With the handset market poised to grow to 2bn units and Apple having sold 24pc of the available smartphone market (37m units) in the last quarter, nine out of 10 buyers are buying something else, leaving enormous room for growth for the iPhone, Apple CEO Tim Cook told a Goldman Sachs Technology Conference.
Cook began by addressing the plight of workers in factories in Asia producing iconic products like the iPhone and iPad and said Apple is focused on ensuring good working conditions. According to a transcript of the conference, available on MacRumors, Cook said Apple began collecting weekly data on more than half a million workers in Apple’s supply chain and found 84pc compliance.
He said the Fair Labour Association Audit of Apple’s final assembly vendors will turn out to be the biggest audit in manufacturing history and he has high expectations of the results.
“We know that people have a very high expectation of Apple. We have an even higher expectation of ourselves. Our customers expect us to lead and we will continue to do so. We are blessed to have the smartest and most innovative people on earth. We put the same kind of effort and energy into supplier responsibility as we do with our new products,” Cook said.
Tim Cook and the law of big numbers
Cook offered responses to questions at the conference about the law of big numbers – Apple has US$96bn on its balance sheet – and opportunities it is revealing.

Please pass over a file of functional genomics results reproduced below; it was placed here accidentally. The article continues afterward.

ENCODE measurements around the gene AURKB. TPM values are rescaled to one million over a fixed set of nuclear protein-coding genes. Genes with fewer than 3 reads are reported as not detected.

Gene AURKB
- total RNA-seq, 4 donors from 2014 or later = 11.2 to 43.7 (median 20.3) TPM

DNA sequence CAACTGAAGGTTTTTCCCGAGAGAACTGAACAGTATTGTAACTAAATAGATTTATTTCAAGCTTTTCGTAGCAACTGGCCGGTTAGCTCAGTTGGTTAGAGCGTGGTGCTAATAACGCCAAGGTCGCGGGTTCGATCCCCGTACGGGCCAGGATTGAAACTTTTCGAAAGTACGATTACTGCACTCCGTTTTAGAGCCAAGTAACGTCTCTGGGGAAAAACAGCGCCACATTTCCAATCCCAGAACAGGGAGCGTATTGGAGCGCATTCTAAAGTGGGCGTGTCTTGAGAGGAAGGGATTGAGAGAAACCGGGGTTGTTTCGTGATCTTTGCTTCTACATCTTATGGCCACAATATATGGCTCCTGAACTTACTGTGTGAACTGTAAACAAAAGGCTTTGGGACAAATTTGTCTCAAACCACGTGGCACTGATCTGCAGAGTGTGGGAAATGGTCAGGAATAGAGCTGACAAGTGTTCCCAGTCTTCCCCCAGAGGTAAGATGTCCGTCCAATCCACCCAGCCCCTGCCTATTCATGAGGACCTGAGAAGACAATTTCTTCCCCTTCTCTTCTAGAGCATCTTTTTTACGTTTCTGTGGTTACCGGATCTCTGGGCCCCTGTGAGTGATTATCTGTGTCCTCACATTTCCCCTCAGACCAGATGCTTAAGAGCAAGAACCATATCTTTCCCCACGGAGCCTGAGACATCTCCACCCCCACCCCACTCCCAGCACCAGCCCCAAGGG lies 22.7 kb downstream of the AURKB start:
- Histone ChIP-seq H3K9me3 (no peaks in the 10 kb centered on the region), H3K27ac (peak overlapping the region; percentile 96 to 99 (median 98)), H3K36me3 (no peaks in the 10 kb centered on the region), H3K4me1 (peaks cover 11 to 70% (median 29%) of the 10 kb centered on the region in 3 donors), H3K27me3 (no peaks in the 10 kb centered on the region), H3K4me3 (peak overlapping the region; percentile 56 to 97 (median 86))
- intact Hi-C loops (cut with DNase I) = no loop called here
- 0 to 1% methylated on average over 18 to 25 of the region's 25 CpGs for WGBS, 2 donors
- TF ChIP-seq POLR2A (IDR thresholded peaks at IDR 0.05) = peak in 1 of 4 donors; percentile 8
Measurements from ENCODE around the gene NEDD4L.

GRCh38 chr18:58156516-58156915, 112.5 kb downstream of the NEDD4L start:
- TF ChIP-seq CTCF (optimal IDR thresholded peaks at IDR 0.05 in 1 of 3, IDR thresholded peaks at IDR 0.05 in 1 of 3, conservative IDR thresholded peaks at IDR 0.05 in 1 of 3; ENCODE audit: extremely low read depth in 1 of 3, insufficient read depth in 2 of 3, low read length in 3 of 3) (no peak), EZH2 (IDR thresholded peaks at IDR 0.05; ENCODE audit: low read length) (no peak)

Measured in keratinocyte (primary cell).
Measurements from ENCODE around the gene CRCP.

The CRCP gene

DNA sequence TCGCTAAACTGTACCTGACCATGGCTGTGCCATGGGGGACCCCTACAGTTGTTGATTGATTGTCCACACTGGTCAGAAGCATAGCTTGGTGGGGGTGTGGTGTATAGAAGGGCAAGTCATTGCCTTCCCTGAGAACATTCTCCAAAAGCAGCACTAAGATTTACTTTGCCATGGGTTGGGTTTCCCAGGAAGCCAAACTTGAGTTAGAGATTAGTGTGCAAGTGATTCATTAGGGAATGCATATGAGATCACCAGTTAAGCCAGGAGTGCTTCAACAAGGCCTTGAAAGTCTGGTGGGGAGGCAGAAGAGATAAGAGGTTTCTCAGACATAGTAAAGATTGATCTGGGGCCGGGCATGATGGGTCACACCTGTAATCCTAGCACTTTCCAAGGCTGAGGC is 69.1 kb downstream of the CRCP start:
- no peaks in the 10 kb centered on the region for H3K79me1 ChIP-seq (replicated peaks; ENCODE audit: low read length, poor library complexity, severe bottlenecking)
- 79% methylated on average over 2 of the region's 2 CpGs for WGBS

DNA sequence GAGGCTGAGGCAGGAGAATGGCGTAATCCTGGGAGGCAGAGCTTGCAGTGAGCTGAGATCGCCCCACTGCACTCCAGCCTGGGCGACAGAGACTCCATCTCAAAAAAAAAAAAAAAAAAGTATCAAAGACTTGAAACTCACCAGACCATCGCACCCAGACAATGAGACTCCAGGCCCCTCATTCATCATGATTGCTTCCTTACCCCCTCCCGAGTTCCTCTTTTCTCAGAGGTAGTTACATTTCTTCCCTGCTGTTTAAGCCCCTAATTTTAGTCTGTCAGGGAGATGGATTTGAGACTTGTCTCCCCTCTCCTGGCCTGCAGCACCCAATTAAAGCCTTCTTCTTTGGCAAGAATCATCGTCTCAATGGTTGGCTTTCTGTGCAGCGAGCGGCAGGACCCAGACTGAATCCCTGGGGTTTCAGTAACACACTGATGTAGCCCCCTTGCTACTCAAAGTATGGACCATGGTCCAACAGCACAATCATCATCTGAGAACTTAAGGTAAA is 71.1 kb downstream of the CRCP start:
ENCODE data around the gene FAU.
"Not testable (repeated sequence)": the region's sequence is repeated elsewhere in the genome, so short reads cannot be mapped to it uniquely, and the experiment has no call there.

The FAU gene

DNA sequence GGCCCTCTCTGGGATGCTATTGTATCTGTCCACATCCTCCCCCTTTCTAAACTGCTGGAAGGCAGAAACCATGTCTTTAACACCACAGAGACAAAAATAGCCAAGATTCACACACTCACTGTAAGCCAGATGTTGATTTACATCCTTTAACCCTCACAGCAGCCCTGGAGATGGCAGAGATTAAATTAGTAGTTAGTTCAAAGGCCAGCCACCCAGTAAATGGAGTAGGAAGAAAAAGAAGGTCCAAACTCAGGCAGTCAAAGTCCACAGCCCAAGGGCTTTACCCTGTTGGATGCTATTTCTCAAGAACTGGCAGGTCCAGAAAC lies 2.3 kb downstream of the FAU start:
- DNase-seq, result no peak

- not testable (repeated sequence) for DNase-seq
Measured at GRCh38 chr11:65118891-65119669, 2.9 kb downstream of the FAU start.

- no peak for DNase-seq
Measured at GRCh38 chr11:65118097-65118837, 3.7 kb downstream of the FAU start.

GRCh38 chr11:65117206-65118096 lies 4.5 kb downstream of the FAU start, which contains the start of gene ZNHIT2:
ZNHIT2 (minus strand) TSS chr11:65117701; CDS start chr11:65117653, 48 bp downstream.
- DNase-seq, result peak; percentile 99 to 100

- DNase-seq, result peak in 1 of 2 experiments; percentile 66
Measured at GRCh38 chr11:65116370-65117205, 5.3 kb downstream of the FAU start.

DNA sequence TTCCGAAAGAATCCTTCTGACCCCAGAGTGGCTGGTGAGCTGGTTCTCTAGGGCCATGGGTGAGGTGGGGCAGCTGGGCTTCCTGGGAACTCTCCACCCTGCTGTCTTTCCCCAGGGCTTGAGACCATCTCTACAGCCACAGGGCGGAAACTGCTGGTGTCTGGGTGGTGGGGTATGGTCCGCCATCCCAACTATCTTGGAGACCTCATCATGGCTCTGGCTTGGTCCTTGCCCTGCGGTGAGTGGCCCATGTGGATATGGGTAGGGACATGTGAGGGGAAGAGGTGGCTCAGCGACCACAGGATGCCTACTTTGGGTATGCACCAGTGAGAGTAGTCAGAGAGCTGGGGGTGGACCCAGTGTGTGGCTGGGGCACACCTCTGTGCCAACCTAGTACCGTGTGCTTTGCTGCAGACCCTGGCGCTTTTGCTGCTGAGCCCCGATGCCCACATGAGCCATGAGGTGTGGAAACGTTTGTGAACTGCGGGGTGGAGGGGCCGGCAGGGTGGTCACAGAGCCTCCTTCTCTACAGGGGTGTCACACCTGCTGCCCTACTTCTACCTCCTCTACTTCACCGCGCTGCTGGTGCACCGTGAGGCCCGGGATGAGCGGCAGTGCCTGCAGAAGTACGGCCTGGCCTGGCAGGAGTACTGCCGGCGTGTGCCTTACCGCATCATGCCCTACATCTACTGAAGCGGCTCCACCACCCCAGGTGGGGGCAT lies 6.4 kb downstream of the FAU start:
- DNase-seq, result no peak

“(The number) 37m is a big number. It was a decent quarter. It was 17m more than we’d ever done before. We were pretty happy with that, but let me give you the way I look at the numbers. As I see it, that 37m for last quarter represented 24pc of the smartphone market. There’s three out of four people buying something else. Nine out of 10 phone buyers are buying something else.
“The handset market is projected to go from 1.5bn to 2bn units. Take it in the context of these numbers, the truth is that this is a jaw-dropping industry with enormous opportunity. Up against those numbers, the numbers don’t seem so large anymore. What seems so large to me is the opportunity.
“What we’re focusing on is the same thing we’ve always focused on. Making the world’s best products. We think if we stay laser-focused on that, and continue to develop the ecosystem around the iPhone, that we have a pretty good opportunity to take advantage of this enormous market,” Cook said.
In tackling emerging markets like China and Brazil, Cook pointed to the ‘halo effect’ of how new devices add strength to existing ones. For example, the iPod created a halo for the Mac.
“The world changed for us when the iPhone was launched. The iPhone introduced Apple to millions of people – our brand – to people who had never met Apple before. Now, it’s interesting to look. Take China as an example: last year, the Macintosh grew more than 100pc in China, year-over-year. Not on a big base, but 100pc is pretty good. The market grew 10pc, so we outgrew the market 10 times.
“The iPhone is creating a halo for the Macintosh. iPhone has also created a halo for iPad. You can definitely see the synergistic effect of these products, not only in developed markets, but also in emerging markets where Apple wasn’t resonant for most of its life.”
Cook also admitted the iPad had cannabalised some Mac sales. “The way that we view cannibalisation is that we prefer to do it to ourselves than let someone else do it,” he said, adding that he doesn’t predict the demise of the PC. “There will be a strong PC industry but tablets will be stronger in units.”